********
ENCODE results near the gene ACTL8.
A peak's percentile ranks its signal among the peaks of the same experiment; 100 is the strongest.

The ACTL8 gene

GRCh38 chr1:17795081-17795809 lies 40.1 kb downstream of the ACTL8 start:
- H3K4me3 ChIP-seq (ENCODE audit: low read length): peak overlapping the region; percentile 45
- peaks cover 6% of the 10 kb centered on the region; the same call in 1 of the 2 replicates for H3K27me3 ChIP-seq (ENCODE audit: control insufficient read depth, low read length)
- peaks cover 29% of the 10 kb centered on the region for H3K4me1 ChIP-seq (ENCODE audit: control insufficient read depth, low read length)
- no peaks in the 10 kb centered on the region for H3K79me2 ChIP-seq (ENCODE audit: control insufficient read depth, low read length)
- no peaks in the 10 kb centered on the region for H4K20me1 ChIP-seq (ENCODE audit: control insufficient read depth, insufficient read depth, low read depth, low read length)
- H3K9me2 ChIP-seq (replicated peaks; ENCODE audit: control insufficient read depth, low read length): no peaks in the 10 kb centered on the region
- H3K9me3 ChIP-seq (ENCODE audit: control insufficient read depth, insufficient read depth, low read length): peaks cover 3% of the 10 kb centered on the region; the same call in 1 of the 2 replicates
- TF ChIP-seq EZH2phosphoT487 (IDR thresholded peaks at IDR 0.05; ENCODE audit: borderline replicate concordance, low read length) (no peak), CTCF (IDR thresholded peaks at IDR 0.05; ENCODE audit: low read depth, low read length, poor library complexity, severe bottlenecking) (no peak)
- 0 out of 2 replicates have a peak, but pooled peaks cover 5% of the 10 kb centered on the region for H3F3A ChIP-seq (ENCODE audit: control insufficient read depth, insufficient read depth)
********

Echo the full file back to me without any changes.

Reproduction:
ENCODE results near the gene ACTL8.
A peak's percentile ranks its signal among the peaks of the same experiment; 100 is the strongest.

The ACTL8 gene

GRCh38 chr1:17795081-17795809 lies 40.1 kb downstream of the ACTL8 start:
- H3K4me3 ChIP-seq (ENCODE audit: low read length): peak overlapping the region; percentile 45
- peaks cover 6% of the 10 kb centered on the region; the same call in 1 of the 2 replicates for H3K27me3 ChIP-seq (ENCODE audit: control insufficient read depth, low read length)
- peaks cover 29% of the 10 kb centered on the region for H3K4me1 ChIP-seq (ENCODE audit: control insufficient read depth, low read length)
- no peaks in the 10 kb centered on the region for H3K79me2 ChIP-seq (ENCODE audit: control insufficient read depth, low read length)
- no peaks in the 10 kb centered on the region for H4K20me1 ChIP-seq (ENCODE audit: control insufficient read depth, insufficient read depth, low read depth, low read length)
- H3K9me2 ChIP-seq (replicated peaks; ENCODE audit: control insufficient read depth, low read length): no peaks in the 10 kb centered on the region
- H3K9me3 ChIP-seq (ENCODE audit: control insufficient read depth, insufficient read depth, low read length): peaks cover 3% of the 10 kb centered on the region; the same call in 1 of the 2 replicates
- TF ChIP-seq EZH2phosphoT487 (IDR thresholded peaks at IDR 0.05; ENCODE audit: borderline replicate concordance, low read length) (no peak), CTCF (IDR thresholded peaks at IDR 0.05; ENCODE audit: low read depth, low read length, poor library complexity, severe bottlenecking) (no peak)
- 0 out of 2 replicates have a peak, but pooled peaks cover 5% of the 10 kb centered on the region for H3F3A ChIP-seq (ENCODE audit: control insufficient read depth, insufficient read depth)